Macron appointed Edouard Philippe, Republican MP and mayor of Le Havre, as new prime minister. Macron’s goal was to win over voters from both the Republicans and the Socialist Party to their own middle party Republican on the road (La République en Marche, LREM, which his name was renamed) in the parliamentary elections in June, so that he could control a majority of the seats in national Assembly.
The strategy was successful and LREM together with its alliance partner, the middle party Democratic Movement (Modem), obtained a satisfactory majority in the National Assembly. The Republicans backed down but remained the second largest party while the Socialist Party collapsed to a tenth of the result in the 2012 parliamentary election.
The Macron government also had problems shortly after the parliamentary elections, when four ministers resigned in just a few days. One of them, LREM’s Secretary-General Richard Ferrand, was accused of exploiting insider information during a previous assignment as company director. The other three belonged to the Modem alliance party, which was under investigation for misusing EU funds. Among them were Modem’s leader, Justice Minister François Bayrou.
After the government, during the summer of 2017, had deep discussions with business leaders and negotiations with trade unions, Macron presented its promised labor market reform. The changes will give companies more flexibility to negotiate working conditions directly with employees outside trade union agreements while reducing the cost of dismissing employees. Macron’s plans were backed by both right-wing and center-left supporters and Parliament gave its approval to the reform being clubbed by presidential decisions – instead of voting in the National Assembly. In September of that year, Macron was able to sign five such presidential resolutions with the changes, despite some opposition from some unions, including CGT, and street demonstrations.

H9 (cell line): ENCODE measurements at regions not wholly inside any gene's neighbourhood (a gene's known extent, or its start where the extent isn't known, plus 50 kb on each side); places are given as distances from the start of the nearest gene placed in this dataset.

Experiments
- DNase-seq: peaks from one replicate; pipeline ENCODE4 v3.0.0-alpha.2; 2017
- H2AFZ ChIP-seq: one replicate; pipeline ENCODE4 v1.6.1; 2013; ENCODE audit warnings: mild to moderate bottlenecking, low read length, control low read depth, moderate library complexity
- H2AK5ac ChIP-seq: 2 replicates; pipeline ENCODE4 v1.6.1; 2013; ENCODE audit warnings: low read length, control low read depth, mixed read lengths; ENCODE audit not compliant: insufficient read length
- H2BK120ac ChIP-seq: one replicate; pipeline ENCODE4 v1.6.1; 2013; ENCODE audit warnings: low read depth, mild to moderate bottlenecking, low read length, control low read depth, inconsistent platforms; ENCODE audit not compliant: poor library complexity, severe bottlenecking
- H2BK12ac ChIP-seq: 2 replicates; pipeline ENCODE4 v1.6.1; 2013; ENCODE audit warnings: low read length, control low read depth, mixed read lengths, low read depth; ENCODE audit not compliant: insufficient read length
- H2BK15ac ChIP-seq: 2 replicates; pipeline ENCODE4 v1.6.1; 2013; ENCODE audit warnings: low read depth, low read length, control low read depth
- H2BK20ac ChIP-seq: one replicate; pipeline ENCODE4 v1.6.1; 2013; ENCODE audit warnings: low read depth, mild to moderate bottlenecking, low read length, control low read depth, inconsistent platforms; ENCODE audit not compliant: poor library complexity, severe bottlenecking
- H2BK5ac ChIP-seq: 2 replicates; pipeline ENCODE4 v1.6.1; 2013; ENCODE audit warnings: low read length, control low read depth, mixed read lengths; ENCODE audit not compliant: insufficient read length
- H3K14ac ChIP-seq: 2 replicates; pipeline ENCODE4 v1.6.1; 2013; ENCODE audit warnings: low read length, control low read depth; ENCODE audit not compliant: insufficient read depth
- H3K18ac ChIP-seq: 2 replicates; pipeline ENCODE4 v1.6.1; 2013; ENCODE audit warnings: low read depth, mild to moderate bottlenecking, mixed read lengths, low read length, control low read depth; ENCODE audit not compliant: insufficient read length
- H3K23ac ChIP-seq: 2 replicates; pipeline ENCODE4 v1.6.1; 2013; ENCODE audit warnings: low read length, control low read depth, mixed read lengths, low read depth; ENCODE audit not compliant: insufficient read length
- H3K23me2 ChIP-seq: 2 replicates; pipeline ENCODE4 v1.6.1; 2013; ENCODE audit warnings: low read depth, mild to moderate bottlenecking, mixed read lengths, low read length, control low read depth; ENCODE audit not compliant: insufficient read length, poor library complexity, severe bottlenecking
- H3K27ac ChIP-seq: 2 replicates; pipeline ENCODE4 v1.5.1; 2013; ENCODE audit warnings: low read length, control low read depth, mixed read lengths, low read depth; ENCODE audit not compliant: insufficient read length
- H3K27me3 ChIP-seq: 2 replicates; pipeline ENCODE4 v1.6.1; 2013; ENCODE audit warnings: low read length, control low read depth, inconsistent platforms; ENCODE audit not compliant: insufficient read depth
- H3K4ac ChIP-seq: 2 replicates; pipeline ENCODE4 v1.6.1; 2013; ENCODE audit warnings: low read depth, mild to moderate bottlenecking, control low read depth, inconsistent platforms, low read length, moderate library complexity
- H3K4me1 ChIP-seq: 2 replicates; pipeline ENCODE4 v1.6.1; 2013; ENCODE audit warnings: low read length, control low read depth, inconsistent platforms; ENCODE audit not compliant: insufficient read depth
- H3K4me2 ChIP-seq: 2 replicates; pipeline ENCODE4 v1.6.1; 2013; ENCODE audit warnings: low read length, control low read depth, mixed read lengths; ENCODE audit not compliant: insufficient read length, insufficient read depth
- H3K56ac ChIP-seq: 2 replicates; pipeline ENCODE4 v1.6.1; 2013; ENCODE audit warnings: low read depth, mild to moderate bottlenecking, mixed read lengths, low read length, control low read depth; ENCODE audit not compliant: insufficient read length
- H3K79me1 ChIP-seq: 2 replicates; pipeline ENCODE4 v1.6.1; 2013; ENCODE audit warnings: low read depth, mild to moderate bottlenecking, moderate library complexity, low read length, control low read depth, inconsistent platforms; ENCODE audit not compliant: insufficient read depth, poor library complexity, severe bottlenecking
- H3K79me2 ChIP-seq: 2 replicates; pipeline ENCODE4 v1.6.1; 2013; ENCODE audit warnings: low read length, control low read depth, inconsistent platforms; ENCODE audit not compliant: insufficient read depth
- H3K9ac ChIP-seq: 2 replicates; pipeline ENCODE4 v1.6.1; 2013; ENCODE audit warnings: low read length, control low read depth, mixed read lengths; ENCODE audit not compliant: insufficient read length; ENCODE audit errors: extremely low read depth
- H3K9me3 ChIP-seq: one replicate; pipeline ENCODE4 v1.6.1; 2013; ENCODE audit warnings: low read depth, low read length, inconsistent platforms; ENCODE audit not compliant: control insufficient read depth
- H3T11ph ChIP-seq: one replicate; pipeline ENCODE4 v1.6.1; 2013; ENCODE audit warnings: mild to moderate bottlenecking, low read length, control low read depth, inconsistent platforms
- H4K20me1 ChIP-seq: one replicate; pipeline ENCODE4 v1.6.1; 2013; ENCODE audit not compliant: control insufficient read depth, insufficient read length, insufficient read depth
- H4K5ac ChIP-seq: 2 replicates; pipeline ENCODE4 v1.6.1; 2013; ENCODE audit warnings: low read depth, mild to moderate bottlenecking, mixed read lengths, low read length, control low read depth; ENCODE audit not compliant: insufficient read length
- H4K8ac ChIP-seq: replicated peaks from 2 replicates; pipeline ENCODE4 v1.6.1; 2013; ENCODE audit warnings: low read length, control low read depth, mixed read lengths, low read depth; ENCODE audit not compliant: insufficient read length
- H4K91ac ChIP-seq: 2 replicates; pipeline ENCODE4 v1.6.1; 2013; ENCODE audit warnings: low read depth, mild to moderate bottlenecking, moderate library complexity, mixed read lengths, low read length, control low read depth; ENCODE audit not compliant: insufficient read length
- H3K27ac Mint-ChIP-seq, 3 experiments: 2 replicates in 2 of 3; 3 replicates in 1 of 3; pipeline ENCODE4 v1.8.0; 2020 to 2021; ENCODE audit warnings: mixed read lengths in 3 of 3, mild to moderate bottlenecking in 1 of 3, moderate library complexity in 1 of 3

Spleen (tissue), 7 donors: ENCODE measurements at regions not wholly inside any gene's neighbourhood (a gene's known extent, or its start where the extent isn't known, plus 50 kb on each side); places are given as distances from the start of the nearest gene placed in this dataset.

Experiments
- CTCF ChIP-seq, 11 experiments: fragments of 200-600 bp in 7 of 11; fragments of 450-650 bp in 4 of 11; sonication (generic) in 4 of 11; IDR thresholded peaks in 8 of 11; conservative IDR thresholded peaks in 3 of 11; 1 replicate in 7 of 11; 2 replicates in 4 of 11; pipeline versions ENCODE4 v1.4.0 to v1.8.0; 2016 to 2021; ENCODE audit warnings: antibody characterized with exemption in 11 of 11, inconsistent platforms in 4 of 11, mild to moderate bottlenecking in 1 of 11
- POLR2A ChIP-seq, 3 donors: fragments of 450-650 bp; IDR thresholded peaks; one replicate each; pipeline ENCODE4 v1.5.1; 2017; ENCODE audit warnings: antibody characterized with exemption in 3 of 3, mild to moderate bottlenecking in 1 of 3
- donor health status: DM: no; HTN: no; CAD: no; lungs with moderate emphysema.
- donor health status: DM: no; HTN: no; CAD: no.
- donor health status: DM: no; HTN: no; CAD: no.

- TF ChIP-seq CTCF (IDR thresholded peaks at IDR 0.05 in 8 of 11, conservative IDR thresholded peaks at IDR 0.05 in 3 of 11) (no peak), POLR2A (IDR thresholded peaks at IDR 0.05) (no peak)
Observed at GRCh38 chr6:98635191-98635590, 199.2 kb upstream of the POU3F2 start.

Neither the left nor the right opposition succeeded in mobilizing any greater resistance to Macron. The fact that the economy was beginning to become marked with increasing growth and reduced unemployment gave the president further headwinds during his first year in power.
At the same time, Macron had ambitious plans to move forward in tightening the conditions for unemployment benefits and the pension system – changes that risked making him less popular with the common man. The government also wants to change the tax system with, among other things, reduced corporate tax and revised immigration legislation. A tougher line is proposed when it comes to deporting asylum seekers who have been rejected, while at the same time more migrants with demand education are to be received.
Disadvantages in 2018
But during Macron’s second year, the happiness of the president turned. Several factors co-operated with the changed situation. Macron was criticized for dealing with a scandal surrounding one of his bodyguards in June 2018 (see Calendar) and for statements where he was perceived as clumsy and arrogant, for example when he explained to an unemployed gardener that it was no problem to get a job if they were just sufficiently motivated. Another heavy blow was the ministerial resignations that hit the government during late summer and early autumn. Macron’s poll numbers dropped as problems rose, and in November surveys showed that the president had only the support of just under a quarter of voters.
At that time, the country was also shaken by vigorous popular protests against increased gas and diesel prices, which were part of the government’s transition to a more climate-friendly policy. The increased cost of fuel was reported to be particularly hard on low-income people and rural people. But the “Yellow West” movement, which organized the protests in the form of, among other things, roadblocks and demonstrations in several parts of the country, had no connection with political parties or trade unions. The dissatisfaction among the protesters was about increased living costs but also an underlying distrust of Macron and his policies that were criticized for favoring the already rich.